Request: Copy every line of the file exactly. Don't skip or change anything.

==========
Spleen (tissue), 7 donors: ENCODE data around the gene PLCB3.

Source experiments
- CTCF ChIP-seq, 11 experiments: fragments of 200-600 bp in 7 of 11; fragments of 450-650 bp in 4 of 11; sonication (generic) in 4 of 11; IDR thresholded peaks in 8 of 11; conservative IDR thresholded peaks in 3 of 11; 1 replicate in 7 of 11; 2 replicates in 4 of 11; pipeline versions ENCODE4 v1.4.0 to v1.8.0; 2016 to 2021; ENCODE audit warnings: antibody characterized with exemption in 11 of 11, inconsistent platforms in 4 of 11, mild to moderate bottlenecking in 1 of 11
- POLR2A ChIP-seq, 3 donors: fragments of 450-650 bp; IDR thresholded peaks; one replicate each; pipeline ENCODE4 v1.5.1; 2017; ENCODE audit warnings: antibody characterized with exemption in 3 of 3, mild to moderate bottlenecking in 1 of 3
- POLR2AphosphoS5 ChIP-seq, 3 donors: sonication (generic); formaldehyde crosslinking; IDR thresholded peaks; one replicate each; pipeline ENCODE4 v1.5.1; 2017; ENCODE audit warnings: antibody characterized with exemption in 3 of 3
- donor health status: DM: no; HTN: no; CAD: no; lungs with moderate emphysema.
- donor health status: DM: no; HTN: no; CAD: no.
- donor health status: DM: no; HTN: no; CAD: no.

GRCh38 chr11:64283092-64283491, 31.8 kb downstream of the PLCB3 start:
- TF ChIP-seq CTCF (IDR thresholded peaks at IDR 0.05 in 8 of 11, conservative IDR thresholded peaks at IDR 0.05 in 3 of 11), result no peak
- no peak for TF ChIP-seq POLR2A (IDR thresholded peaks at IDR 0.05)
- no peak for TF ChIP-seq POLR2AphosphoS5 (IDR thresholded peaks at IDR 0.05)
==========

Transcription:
Spleen (tissue), 7 donors: ENCODE data around the gene PLCB3.

Source experiments
- CTCF ChIP-seq, 11 experiments: fragments of 200-600 bp in 7 of 11; fragments of 450-650 bp in 4 of 11; sonication (generic) in 4 of 11; IDR thresholded peaks in 8 of 11; conservative IDR thresholded peaks in 3 of 11; 1 replicate in 7 of 11; 2 replicates in 4 of 11; pipeline versions ENCODE4 v1.4.0 to v1.8.0; 2016 to 2021; ENCODE audit warnings: antibody characterized with exemption in 11 of 11, inconsistent platforms in 4 of 11, mild to moderate bottlenecking in 1 of 11
- POLR2A ChIP-seq, 3 donors: fragments of 450-650 bp; IDR thresholded peaks; one replicate each; pipeline ENCODE4 v1.5.1; 2017; ENCODE audit warnings: antibody characterized with exemption in 3 of 3, mild to moderate bottlenecking in 1 of 3
- POLR2AphosphoS5 ChIP-seq, 3 donors: sonication (generic); formaldehyde crosslinking; IDR thresholded peaks; one replicate each; pipeline ENCODE4 v1.5.1; 2017; ENCODE audit warnings: antibody characterized with exemption in 3 of 3
- donor health status: DM: no; HTN: no; CAD: no; lungs with moderate emphysema.
- donor health status: DM: no; HTN: no; CAD: no.
- donor health status: DM: no; HTN: no; CAD: no.

GRCh38 chr11:64283092-64283491, 31.8 kb downstream of the PLCB3 start:
- TF ChIP-seq CTCF (IDR thresholded peaks at IDR 0.05 in 8 of 11, conservative IDR thresholded peaks at IDR 0.05 in 3 of 11), result no peak
- no peak for TF ChIP-seq POLR2A (IDR thresholded peaks at IDR 0.05)
- no peak for TF ChIP-seq POLR2AphosphoS5 (IDR thresholded peaks at IDR 0.05)